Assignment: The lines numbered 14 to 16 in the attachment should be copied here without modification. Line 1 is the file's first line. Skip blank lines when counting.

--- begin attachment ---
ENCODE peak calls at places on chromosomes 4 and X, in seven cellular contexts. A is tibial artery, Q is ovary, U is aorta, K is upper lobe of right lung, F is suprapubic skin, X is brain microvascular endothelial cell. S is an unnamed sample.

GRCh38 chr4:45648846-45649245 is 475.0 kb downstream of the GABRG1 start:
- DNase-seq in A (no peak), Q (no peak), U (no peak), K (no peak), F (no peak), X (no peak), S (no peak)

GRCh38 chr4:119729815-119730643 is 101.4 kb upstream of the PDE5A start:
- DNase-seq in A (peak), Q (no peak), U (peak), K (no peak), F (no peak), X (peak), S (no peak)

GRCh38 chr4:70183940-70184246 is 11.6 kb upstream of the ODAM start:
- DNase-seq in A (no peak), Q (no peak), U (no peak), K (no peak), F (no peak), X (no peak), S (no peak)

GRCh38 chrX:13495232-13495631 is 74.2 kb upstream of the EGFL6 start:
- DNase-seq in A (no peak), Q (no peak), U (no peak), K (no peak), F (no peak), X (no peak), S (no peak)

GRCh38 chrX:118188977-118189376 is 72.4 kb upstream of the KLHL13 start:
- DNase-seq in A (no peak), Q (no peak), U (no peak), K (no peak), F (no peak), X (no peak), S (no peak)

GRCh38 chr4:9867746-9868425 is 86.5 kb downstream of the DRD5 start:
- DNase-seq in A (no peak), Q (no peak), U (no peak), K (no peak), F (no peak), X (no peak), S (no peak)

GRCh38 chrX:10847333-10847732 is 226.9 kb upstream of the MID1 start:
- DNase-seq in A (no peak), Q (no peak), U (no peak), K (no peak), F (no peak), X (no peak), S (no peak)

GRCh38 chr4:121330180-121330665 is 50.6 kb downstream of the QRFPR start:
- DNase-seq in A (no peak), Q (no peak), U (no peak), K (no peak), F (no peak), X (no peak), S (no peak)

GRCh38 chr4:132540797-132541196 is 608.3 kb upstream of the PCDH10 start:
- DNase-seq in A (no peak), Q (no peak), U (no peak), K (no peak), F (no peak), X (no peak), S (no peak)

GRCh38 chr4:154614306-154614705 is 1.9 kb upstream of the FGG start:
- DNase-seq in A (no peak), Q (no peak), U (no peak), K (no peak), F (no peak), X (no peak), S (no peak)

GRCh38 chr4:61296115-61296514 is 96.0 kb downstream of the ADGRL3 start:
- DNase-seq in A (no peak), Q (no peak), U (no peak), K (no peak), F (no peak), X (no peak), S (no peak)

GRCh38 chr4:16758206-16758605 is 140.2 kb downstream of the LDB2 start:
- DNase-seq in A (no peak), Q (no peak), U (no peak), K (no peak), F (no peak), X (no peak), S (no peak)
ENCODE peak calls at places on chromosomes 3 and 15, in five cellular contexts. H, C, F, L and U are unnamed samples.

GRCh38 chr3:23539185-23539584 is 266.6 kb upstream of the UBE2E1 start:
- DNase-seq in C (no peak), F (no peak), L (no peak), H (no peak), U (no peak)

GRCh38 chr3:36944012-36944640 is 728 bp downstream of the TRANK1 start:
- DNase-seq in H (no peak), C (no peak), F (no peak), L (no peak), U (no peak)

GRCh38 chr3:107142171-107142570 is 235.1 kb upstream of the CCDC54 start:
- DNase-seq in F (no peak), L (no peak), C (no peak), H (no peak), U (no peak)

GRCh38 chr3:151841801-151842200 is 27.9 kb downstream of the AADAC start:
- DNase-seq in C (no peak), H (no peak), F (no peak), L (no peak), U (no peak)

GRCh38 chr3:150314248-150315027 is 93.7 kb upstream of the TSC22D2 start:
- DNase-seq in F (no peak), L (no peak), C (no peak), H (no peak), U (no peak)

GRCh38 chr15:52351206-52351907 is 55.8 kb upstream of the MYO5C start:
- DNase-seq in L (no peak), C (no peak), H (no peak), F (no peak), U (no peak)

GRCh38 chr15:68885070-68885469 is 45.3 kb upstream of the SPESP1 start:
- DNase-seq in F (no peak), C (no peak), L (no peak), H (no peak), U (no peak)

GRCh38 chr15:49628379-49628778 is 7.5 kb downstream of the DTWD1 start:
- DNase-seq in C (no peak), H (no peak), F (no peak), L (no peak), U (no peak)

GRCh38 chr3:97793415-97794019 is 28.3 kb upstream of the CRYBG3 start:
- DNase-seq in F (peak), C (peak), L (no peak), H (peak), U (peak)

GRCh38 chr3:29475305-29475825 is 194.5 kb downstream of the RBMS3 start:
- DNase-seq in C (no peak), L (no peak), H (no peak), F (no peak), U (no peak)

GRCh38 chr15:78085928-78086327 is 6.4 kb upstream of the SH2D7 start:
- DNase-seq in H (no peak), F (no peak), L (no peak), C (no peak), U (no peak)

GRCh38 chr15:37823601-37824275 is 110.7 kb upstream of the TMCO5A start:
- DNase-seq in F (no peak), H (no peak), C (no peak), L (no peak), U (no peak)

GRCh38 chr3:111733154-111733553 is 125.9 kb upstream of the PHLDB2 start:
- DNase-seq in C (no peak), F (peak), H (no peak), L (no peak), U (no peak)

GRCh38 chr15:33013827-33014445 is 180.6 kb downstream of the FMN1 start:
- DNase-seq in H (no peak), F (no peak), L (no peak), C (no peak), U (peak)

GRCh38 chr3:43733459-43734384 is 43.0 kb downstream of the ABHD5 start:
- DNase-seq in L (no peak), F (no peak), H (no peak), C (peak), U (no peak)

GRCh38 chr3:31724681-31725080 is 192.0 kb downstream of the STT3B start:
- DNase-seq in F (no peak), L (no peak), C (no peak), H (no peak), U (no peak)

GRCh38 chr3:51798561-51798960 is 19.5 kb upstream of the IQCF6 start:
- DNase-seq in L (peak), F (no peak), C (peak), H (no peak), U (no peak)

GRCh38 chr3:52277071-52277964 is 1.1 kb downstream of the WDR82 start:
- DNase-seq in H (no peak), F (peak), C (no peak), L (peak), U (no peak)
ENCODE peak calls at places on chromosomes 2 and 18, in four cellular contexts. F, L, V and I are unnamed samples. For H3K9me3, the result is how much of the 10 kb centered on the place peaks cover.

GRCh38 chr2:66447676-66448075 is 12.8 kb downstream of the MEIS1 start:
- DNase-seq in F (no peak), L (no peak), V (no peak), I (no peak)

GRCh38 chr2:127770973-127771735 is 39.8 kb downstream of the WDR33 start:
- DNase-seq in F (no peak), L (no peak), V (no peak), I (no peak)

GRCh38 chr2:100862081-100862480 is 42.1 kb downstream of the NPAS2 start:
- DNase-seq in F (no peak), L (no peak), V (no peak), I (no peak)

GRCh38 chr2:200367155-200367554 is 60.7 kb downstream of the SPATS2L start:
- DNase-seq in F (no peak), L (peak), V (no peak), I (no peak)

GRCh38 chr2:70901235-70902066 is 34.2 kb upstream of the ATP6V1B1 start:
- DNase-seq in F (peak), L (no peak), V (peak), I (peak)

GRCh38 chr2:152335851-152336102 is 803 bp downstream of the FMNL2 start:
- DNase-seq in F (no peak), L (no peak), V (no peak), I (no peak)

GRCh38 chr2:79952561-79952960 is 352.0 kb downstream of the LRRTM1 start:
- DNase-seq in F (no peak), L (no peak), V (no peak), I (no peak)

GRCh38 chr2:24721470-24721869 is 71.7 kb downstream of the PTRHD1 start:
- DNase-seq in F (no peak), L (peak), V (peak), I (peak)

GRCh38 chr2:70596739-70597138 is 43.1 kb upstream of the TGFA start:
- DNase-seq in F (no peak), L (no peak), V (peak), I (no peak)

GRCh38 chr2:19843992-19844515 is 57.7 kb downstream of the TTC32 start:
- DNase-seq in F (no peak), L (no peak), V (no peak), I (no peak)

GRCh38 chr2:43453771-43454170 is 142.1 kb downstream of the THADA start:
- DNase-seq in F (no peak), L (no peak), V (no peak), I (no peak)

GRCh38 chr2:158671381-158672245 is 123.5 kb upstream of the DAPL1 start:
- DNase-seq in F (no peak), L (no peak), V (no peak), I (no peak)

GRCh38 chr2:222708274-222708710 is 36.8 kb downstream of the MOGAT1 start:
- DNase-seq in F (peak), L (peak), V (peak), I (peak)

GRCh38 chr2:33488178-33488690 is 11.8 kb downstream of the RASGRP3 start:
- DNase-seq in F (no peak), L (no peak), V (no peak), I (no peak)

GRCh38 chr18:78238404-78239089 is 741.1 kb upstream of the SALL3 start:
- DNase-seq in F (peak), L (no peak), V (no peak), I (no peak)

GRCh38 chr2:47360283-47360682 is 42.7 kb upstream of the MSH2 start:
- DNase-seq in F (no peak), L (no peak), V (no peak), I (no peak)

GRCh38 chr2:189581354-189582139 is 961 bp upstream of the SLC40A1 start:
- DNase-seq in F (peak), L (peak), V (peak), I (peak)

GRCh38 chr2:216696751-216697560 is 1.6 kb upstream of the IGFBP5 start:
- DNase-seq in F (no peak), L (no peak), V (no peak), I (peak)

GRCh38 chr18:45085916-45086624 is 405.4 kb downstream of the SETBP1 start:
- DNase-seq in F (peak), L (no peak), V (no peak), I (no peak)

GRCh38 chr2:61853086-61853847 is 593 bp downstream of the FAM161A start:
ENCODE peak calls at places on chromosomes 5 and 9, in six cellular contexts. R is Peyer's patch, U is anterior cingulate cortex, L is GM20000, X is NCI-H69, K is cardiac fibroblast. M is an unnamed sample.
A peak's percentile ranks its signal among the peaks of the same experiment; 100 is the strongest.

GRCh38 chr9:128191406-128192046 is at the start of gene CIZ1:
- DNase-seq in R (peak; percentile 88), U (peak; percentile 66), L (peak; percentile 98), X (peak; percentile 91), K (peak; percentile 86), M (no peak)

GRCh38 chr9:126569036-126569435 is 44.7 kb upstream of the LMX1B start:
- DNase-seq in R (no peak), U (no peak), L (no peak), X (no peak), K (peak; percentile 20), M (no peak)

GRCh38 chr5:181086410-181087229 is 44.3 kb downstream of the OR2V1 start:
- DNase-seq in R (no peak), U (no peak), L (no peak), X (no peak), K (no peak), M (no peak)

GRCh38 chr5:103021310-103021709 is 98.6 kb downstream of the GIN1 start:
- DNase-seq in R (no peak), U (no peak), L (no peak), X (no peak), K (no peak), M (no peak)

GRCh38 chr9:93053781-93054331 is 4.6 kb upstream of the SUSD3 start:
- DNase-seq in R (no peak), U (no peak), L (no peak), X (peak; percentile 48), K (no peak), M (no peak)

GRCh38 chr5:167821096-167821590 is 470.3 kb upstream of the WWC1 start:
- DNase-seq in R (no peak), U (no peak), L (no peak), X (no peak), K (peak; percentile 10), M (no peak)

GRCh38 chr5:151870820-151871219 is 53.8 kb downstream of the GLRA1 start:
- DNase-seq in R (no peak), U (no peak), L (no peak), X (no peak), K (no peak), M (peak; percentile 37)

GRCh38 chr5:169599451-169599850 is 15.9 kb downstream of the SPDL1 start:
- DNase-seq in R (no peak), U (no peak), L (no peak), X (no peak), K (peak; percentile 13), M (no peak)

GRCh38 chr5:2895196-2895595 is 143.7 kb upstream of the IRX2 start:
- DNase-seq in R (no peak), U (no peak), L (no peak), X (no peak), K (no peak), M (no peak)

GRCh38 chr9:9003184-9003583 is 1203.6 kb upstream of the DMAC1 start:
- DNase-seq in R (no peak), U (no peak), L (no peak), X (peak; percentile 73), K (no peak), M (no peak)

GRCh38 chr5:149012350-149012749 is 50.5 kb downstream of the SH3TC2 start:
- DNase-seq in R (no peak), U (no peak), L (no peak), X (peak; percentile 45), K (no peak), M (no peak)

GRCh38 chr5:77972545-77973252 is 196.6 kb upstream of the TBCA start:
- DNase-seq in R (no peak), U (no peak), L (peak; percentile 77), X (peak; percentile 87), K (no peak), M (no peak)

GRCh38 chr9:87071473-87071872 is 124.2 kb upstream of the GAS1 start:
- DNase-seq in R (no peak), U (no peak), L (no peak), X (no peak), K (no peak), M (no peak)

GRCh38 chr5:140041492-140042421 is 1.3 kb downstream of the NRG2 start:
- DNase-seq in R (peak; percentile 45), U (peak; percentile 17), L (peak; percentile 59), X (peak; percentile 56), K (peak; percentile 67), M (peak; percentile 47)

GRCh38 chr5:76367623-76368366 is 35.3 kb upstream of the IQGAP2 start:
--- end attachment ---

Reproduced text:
GRCh38 chrX:10847333-10847732 is 226.9 kb upstream of the MID1 start:
- DNase-seq in A (no peak), Q (no peak), U (no peak), K (no peak), F (no peak), X (no peak), S (no peak)

GRCh38 chr4:121330180-121330665 is 50.6 kb downstream of the QRFPR start: